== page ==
AAP Issues New Guidance on Treatment for Obese Children
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In an effort to provide better evaluation and treatment tools for children who are overweight or obese, the American Academy of Pediatrics recently released a 73-page document, its first on the subject in 15 years.
The goal? To destigmatize the condition and further the understanding, among both clinicians and the public, that the complex disease has serious health implications but can nevertheless be treated effectively.
Lisa Gwynn, D.O., M.B.A., M.S.P.H., a pediatrician with the University of Miami Health System, calls it “long overdue” but also praises the academy for the new guidance.
“I’m so glad they did this because, as pediatricians, we have been talking and observing [weight issues] among our patients for a long time,” Dr. Gwynn says. “Obesity is one of the hardest conditions to treat. It’s not like an ear infection where you give the patient medicine for 10 days, and they get better. There are many factors that contribute to obesity, and each of these factors must be addressed.”
Like other physicians, Dr. Gwynn has seen the number of overweight or obese patients steadily tick up for years.
About 14.7 million children and adolescents are considered obese in the U.S., according to the Centers for Disease Control and Prevention, and the prevalence rates increases with age. For example, obesity prevalence was 12.7% among 2- to 5-year-olds, 20.7% among 6- to 11-year-olds, and 22.2% among 12- to 19-year-olds.
Obesity is also more common among minorities.
Its prevalence was 26.2% among Hispanic children and 24.8% among non-Hispanic Black children. In comparison, non-Hispanic White children’s prevalence rate was 16.6%. The lowest was among non-Hispanic Asian children, with 9.0%.
Those figures are particularly alarming because studies show that the rate of childhood obesity has more than tripled over the last four decades. However, the growth has slowed somewhat in the past few years as parents, schools, and child experts address this common chronic disease.
The new AAP report recognizes that several factors, including genetic, socioeconomic, and environmental elements, contribute to the disease.
In short, losing weight cannot be dismissed as a simple matter of personal choice.
“It’s not about willpower,” says Dr. Gwynn. “We now know this is multi-factorial and that addressing it should involve not just parents and children but also schools and the community.”
Treating the disease early and aggressively is paramount because left untreated, it can lead to life-threatening conditions, including Type 2 diabetes, high cholesterol, and cardiovascular disease.
Obesity isn’t something you grow out of.Dr. Lisa Gwynn
The AAP report moves away from the gradual approach used in the past and recommends early intervention, calling on primary care physicians and pediatricians to promptly refer patients to specialized treatment programs.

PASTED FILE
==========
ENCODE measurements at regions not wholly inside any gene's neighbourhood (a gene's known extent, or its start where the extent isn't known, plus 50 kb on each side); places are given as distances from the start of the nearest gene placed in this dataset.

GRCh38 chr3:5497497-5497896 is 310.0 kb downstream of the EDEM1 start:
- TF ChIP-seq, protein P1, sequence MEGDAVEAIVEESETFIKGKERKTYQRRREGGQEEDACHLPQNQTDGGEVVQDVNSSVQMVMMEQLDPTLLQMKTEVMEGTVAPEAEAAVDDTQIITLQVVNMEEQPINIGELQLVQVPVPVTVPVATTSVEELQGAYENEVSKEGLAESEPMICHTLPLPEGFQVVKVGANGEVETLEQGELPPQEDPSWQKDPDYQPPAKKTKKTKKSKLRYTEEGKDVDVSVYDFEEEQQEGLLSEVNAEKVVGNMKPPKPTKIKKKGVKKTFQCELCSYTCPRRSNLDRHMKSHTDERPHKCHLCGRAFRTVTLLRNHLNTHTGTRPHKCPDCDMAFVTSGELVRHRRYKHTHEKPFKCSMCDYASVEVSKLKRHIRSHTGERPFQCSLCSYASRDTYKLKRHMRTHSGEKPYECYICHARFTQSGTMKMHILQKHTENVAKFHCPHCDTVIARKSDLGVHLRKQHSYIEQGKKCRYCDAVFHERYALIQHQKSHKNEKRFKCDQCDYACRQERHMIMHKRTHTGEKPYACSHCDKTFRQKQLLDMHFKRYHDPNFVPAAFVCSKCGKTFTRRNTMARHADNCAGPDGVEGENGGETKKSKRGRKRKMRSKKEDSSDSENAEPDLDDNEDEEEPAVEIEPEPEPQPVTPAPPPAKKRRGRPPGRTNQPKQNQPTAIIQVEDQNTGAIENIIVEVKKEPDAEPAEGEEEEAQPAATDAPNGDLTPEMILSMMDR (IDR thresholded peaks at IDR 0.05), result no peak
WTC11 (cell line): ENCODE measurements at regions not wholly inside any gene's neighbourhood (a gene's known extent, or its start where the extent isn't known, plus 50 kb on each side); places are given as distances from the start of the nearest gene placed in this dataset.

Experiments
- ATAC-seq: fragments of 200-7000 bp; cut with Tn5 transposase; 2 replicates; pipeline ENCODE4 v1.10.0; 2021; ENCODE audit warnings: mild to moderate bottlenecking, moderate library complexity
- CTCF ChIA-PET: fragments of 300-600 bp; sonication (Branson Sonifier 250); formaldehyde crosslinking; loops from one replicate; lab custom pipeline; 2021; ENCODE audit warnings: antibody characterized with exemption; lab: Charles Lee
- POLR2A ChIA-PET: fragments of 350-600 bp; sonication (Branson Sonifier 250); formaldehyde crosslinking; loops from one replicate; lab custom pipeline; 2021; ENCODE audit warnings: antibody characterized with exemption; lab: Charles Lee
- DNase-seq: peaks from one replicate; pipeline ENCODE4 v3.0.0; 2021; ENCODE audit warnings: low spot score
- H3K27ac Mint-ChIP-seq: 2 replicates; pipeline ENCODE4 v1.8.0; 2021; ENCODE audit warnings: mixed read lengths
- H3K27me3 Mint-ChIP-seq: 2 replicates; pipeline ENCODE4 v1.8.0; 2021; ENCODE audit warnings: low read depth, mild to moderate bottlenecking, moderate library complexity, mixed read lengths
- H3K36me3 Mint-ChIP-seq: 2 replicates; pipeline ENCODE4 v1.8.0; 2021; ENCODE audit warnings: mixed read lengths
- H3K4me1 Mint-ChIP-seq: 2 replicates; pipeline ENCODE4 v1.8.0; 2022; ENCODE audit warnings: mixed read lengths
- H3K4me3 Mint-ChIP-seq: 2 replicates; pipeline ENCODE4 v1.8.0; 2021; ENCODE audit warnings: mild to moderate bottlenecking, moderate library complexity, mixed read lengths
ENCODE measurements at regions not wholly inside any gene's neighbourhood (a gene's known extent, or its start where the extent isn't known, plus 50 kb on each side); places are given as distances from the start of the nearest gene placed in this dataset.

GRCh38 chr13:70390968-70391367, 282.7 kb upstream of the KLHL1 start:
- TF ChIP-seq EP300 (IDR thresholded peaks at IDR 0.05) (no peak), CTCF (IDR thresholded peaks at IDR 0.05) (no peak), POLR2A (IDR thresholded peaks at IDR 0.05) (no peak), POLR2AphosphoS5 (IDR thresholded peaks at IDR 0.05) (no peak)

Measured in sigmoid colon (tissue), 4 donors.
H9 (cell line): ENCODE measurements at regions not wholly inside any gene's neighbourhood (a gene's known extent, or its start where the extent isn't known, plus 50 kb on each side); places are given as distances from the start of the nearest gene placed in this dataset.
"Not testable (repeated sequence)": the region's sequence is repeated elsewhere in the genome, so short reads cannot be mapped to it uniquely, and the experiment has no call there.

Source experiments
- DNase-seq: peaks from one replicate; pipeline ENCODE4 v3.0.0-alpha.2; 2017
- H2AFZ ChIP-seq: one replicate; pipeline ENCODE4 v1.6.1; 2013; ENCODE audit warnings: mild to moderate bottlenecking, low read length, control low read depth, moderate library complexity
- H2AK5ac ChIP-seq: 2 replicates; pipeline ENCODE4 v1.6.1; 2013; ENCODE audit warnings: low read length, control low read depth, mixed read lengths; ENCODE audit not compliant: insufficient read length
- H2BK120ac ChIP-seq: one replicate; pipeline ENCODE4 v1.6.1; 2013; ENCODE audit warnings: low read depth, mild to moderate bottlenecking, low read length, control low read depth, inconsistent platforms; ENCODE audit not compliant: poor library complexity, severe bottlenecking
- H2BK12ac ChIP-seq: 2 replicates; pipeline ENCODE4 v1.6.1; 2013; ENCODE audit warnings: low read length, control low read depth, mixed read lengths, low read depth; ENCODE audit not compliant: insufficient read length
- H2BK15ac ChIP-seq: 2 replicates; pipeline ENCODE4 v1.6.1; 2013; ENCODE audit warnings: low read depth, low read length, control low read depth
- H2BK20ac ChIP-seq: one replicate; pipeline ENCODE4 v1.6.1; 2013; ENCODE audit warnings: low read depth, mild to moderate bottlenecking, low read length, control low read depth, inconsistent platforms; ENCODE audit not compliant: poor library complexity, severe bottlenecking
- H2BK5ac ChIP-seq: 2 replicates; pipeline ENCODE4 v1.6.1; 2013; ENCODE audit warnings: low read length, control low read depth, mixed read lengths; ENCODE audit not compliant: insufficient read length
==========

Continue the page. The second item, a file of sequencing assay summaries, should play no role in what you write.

Drawing from evidence-based medical literature, the new guidelines state that the most effective treatment is intensive health behavior therapy. This kind of therapy involves nutrition coaching, exercise guidelines, and lifestyle changes not just for the child but usually for the entire family.
While the best treatment would include at least 26 hours of in-person counseling over three or more months, Dr. Gwynn and other physicians say these guidelines may be hard to follow for some.
This intensive therapy is usually not covered by insurance, nor is it easily accessible for certain families, particularly those in disadvantaged areas. Most of these programs are based at academic medical centers or larger community hospitals and clinics because they offer the service of many specialists, from social workers to nutritionists and exercise physiologists.
“The behavior recommendations should be at the forefront of treatment, but we also know that not everyone will have access to them,” Dr. Gwynn acknowledges.
Nevertheless, pediatricians can do their part in changing lifestyle behaviors. Parents are key, as they are the food shoppers, meal makers, and appointment keepers.
“What I like to do is really make it known that this disease has serious short-term and long-term consequences,” she says. “I don’t want to scare the parents, but I do want them to be aware of what can happen.”
She also imparts this message to the child at a level they can understand.
Close follow-ups and lots of encouragement are important, too. “I try to get across that I’m on their team, that we’re all in this together, so the child feels supported instead of isolated.”
In addition to early and intensive behavioral treatment, the AAP report also gives a nod to weight loss drugs and surgery in the case of older children when other interventions haven’t been successful.
The possibility of drug intervention should be discussed for children 12 years and older. As for weight loss surgery, this should be an option only for teenagers (13 and older) with severe obesity.
Such recommendations have received pushback on social media, with some worrying these suggestions are too much too early. In reality, “this would be for a small subset of patients,” Dr. Gwynn explains. “Surgery and medication are definitely not first-line treatment and may be reserved for refractory, severe cases. These cases would be very few and far between.”
Ana Veciana-Suarez is a regular contributor to the University of Miami Health System. She is a renowned journalist and author who has worked at The Miami Herald, The Miami News, and The Palm Beach Post. Visit her website at anavecianasuarez.com or follow @AnaVeciana on Twitter.